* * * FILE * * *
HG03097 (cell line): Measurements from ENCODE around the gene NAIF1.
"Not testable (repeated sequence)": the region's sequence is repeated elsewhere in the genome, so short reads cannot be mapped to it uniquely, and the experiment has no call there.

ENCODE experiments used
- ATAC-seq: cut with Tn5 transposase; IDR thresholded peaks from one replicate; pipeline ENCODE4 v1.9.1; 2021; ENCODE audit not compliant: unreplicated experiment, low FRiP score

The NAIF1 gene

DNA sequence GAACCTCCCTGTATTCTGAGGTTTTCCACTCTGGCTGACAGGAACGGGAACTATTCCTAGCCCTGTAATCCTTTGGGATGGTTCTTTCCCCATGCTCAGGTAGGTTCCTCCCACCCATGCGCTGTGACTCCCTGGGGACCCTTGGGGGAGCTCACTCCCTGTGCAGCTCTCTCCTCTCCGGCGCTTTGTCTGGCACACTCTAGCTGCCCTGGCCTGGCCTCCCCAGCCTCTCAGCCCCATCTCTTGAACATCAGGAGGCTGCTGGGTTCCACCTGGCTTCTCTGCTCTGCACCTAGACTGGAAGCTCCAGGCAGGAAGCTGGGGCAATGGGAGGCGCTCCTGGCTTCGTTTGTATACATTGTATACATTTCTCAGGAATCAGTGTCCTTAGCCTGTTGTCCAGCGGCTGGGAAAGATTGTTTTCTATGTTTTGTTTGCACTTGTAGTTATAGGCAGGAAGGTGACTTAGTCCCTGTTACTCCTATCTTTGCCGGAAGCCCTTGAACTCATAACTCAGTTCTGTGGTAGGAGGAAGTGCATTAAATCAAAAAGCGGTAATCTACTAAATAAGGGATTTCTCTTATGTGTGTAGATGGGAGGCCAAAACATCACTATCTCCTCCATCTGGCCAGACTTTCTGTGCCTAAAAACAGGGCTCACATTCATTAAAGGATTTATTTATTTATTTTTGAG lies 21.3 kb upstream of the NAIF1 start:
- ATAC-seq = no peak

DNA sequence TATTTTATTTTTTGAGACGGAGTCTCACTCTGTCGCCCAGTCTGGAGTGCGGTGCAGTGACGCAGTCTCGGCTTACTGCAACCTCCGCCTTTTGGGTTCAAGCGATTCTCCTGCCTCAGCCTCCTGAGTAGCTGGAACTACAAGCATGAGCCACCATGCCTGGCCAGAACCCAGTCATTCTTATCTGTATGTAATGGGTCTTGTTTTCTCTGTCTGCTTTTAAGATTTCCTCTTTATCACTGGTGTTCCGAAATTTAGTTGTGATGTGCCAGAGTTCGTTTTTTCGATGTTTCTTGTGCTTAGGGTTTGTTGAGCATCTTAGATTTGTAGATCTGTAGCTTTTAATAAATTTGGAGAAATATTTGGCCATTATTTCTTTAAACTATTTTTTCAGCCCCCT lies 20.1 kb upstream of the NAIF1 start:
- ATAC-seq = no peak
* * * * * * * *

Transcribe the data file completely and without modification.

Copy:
HG03097 (cell line): Measurements from ENCODE around the gene NAIF1.
"Not testable (repeated sequence)": the region's sequence is repeated elsewhere in the genome, so short reads cannot be mapped to it uniquely, and the experiment has no call there.

ENCODE experiments used
- ATAC-seq: cut with Tn5 transposase; IDR thresholded peaks from one replicate; pipeline ENCODE4 v1.9.1; 2021; ENCODE audit not compliant: unreplicated experiment, low FRiP score

The NAIF1 gene

DNA sequence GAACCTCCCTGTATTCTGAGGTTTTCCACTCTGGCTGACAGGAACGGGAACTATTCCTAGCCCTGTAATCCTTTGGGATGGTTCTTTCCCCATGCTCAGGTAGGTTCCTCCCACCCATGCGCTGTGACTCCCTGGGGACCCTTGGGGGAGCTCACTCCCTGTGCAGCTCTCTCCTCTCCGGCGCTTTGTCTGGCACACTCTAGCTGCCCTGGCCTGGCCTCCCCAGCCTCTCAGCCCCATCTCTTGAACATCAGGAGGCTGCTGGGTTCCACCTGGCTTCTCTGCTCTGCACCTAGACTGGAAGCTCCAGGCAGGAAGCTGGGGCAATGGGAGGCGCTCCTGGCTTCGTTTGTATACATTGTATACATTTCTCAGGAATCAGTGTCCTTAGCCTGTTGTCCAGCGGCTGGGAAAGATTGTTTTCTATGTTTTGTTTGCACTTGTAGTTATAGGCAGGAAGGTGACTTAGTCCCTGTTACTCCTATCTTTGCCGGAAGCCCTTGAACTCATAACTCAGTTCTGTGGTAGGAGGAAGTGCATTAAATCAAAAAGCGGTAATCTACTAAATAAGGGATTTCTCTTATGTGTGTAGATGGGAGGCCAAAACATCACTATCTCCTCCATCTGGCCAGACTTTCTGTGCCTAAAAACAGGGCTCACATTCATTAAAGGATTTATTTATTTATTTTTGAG lies 21.3 kb upstream of the NAIF1 start:
- ATAC-seq = no peak

DNA sequence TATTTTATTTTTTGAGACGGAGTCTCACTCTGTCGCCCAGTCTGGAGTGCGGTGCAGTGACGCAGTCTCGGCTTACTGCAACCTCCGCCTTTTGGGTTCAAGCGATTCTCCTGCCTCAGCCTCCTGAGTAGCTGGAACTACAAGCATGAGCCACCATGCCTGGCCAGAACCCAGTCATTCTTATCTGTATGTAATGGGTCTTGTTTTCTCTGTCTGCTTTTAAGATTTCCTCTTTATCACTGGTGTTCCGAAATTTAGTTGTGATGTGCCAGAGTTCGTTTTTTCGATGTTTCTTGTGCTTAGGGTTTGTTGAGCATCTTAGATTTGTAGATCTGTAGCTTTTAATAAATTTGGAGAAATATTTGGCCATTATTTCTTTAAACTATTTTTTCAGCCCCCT lies 20.1 kb upstream of the NAIF1 start:
- ATAC-seq = no peak